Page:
LIRR conductor returns $107K in rings to Roslyn jeweler

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LIRR conductor returns $107K in rings to Roslyn jeweler
MTA Long Island Rail Road Assistant Conductor Jonathan Yellowday found and turned in a sample case containing over $100,000 worth of rings left behind by jeweler Ed Eleasian of Roslyn. (Photo by Marc A. Hermann, courtesy of the MTA)

Over $107,000 worth of engagement rings, some with embedded diamonds, were returned to a Roslyn jeweler by a Long Island Rail Road conductor after they were left on a Port Washington branch train last week.

Ed Eleasian, a Roslyn resident whose wholesale jewelry business Elie International is based in Manhattan, was commuting home on the 6:11 p.m. train from Penn Station to Port Washington last Thursday. Accompanying him was a case of rings, which he intended to show a cousin.

But the morning after he exited the train at the Plandome station, Eleasian realized that he had left the rings on the train.

“I said, ‘What did I do with his bag?’” he recalled to The Daily News. “‘I said, ‘Oh my God. I left it on the train.’”

Soon after Eleasian left the train, Assistant Conductor Jonathan Yellowday of Murray Hill, Queens, was preparing to call out the Port Washington stop over the loudspeaker when he noticed a black case on a seat.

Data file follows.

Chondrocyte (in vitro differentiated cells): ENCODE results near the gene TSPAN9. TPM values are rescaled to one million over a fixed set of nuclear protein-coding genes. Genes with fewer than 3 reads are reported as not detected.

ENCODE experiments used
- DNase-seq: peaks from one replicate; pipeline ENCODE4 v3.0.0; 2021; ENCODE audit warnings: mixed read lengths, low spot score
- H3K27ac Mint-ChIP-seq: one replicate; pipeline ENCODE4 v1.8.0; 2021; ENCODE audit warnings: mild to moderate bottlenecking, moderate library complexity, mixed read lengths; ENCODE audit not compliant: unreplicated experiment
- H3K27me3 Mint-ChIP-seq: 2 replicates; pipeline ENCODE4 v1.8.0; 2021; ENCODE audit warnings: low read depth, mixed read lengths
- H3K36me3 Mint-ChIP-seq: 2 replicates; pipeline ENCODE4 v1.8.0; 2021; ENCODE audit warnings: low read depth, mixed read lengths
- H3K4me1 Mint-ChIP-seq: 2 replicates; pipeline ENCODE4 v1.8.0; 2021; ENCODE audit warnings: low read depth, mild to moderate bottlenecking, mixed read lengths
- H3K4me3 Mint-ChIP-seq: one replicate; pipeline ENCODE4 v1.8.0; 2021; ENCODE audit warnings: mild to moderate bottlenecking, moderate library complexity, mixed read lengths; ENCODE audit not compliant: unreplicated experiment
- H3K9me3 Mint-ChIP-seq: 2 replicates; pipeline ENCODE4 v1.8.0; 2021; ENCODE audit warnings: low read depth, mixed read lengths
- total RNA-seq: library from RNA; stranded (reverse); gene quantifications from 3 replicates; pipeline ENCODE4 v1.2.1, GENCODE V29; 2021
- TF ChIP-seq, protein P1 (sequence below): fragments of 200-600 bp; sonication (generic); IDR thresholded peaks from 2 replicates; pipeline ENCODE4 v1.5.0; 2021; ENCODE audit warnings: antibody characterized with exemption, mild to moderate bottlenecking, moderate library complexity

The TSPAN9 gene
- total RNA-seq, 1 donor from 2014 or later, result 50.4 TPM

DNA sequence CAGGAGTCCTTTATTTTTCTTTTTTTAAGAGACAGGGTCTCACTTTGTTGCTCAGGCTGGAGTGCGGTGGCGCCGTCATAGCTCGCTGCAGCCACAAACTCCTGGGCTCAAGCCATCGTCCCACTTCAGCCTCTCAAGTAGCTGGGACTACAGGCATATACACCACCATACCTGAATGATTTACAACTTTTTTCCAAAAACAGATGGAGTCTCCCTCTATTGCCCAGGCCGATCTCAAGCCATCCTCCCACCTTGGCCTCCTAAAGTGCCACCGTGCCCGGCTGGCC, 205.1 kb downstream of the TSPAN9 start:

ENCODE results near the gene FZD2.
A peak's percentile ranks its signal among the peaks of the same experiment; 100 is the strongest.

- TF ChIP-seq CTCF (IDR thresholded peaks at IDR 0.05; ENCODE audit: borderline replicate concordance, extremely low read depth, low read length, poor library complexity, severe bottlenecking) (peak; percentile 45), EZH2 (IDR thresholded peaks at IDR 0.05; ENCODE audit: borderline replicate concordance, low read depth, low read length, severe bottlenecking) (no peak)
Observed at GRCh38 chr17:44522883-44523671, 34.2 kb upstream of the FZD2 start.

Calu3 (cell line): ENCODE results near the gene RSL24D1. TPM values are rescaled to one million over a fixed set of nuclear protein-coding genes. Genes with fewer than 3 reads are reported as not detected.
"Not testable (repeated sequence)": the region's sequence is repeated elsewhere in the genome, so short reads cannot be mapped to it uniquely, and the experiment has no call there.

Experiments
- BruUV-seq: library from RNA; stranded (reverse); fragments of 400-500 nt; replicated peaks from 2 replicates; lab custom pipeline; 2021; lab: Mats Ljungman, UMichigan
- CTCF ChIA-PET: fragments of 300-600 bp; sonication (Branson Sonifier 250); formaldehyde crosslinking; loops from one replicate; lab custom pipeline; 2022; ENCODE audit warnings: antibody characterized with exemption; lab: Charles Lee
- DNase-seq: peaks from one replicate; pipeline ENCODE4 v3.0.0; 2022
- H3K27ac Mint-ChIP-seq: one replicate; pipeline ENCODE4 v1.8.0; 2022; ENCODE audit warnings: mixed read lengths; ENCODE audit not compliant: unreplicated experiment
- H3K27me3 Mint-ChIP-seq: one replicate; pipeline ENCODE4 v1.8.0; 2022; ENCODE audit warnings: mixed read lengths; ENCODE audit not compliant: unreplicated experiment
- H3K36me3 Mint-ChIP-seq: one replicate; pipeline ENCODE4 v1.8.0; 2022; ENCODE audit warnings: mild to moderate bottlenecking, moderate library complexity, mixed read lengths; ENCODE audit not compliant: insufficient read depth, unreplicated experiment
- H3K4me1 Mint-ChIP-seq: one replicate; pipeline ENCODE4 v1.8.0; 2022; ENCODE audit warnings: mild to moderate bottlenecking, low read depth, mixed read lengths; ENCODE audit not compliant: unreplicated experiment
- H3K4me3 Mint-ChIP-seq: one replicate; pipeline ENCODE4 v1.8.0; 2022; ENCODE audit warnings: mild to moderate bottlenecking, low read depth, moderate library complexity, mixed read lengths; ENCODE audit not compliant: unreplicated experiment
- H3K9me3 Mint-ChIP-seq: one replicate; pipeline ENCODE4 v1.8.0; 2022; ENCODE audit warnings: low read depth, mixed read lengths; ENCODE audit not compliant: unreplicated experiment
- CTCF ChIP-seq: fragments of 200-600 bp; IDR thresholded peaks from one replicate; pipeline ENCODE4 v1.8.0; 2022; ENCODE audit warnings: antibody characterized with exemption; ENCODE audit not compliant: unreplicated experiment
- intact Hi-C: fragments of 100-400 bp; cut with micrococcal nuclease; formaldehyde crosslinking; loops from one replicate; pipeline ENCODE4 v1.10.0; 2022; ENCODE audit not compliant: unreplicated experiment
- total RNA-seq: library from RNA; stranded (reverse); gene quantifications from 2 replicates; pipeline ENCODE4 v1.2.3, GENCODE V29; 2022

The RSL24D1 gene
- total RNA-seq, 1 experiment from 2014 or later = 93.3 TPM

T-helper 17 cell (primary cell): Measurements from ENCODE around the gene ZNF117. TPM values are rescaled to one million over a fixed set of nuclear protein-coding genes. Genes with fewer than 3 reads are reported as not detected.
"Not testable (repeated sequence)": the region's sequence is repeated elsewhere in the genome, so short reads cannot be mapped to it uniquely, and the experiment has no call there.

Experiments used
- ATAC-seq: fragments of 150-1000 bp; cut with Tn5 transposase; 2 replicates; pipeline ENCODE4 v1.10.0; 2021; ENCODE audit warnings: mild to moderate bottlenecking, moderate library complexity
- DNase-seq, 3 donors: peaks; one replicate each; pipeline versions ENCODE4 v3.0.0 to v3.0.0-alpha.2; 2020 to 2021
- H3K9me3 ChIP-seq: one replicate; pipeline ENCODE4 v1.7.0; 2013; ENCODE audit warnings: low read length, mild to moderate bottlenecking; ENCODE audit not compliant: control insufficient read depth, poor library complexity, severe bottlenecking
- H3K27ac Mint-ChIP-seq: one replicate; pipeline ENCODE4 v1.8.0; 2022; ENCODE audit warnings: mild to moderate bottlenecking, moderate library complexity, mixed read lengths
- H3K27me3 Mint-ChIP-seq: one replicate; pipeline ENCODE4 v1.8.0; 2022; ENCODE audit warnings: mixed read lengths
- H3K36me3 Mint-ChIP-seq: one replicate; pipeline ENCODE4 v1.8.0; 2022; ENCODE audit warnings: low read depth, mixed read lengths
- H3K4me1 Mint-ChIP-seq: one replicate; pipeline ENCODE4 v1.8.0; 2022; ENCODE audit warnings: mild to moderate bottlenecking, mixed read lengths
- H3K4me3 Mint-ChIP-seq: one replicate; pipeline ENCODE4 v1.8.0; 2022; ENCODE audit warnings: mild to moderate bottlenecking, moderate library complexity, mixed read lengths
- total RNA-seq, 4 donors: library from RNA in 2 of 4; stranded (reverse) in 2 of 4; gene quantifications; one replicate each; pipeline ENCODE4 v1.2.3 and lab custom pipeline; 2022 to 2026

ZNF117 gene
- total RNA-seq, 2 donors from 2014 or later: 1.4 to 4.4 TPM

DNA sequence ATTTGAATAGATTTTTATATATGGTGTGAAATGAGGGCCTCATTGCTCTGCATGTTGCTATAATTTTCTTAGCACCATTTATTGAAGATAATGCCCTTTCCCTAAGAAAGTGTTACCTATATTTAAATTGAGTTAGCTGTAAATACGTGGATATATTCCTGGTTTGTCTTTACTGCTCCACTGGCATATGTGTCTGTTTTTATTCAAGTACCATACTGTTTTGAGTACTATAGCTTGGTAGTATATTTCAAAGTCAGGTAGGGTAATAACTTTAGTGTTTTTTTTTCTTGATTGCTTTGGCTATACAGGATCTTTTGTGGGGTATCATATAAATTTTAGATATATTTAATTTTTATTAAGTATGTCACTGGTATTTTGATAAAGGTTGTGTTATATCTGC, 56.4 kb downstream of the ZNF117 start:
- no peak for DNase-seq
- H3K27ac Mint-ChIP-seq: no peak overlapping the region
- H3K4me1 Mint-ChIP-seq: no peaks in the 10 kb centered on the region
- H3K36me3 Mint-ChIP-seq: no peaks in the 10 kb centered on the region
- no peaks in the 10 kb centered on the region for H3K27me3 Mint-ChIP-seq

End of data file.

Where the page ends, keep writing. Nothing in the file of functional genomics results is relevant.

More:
Yellowday brought it to a private train compartment and opened the case, finding 36 rings priced between $2,000 and $7,000 and numerous precious stones.

“I had to do a double take because I couldn’t believe what I was seeing,” Yellowday told The Daily News. “I actually thought they were fake until I saw the price tags.”

The conductor got on the next train to Penn Station and turned the case in the same night.

Eleasian  joined LIRR President Phil Eng and MTA Board Member and Vice General Chairman of the Sheet Metal Air Rail Transportation Union (SMART) Vincent Tessitore on Friday afternoon to give Yellowday a commendation for his actions.

“Not only did you find and return these 36 rings, but just think about the happiness of 36 couples down the road that will be joined together in happiness, and they’ll have a story to tell,” Eng told the conductor. “So, thank you for your heroic actions and saving the day for 36 future couples. I understand the value of these diamond rings, but everything found and returned to the customer is immensely important to them. You treated this just as you should have and it’s another proud day for us at the railroad.”

Yellowday, a seven-year veteran of the railroad, said that while he has found wallets and phones, nothing could come close to matching this find.

“I could only imagine what you were going through yesterday when you realized that you didn’t have your jewelry,” Yellowday told Eleasian at their meeting. “You know when you get on the 6:11 you’re in good hands.”

Eleasian also told The Daily News that he intends to make Yellowday a ring of his own as another way to say thank you.

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